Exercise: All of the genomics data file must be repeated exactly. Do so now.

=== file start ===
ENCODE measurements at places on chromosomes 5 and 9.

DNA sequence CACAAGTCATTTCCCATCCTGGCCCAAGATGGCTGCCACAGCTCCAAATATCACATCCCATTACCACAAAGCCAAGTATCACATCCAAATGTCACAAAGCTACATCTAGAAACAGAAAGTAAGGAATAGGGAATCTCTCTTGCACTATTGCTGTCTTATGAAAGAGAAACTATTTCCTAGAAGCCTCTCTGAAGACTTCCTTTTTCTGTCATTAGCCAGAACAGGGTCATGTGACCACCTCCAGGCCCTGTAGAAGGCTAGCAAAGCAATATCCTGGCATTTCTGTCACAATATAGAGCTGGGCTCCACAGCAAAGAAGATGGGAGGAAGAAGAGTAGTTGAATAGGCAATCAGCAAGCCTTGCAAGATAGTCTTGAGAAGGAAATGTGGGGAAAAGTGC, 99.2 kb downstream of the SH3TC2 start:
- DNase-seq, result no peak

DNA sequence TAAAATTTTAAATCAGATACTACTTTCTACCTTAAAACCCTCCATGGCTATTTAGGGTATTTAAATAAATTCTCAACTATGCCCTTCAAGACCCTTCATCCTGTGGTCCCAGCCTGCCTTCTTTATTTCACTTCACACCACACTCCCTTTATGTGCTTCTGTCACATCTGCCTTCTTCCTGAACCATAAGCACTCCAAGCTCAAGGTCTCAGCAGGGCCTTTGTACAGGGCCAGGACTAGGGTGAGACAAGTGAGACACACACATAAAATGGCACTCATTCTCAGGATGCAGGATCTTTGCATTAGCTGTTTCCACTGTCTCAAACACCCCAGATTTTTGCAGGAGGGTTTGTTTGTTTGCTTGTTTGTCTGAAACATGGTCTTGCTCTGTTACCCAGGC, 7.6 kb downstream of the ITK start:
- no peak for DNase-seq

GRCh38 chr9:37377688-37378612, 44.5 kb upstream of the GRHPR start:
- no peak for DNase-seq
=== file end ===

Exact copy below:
ENCODE measurements at places on chromosomes 5 and 9.

DNA sequence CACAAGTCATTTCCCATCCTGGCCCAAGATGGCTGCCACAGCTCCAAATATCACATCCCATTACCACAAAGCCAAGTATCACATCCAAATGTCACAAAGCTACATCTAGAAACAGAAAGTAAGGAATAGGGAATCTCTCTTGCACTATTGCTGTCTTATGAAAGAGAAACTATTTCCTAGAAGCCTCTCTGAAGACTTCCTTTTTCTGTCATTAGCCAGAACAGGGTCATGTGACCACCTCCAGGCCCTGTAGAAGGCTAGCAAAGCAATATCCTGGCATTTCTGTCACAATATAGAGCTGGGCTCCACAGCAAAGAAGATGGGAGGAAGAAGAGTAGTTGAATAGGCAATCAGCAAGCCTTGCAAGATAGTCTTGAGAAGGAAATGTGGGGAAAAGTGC, 99.2 kb downstream of the SH3TC2 start:
- DNase-seq, result no peak

DNA sequence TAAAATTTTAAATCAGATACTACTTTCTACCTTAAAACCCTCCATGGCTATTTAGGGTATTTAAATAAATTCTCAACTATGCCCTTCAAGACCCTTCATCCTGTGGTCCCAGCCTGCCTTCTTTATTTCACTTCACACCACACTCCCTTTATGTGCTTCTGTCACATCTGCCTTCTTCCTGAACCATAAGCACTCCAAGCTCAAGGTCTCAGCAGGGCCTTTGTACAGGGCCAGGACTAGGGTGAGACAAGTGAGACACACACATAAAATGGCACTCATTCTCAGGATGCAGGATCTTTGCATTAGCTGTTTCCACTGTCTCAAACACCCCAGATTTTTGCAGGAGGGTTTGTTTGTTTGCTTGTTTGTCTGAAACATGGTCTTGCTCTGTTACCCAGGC, 7.6 kb downstream of the ITK start:
- no peak for DNase-seq

GRCh38 chr9:37377688-37378612, 44.5 kb upstream of the GRHPR start:
- no peak for DNase-seq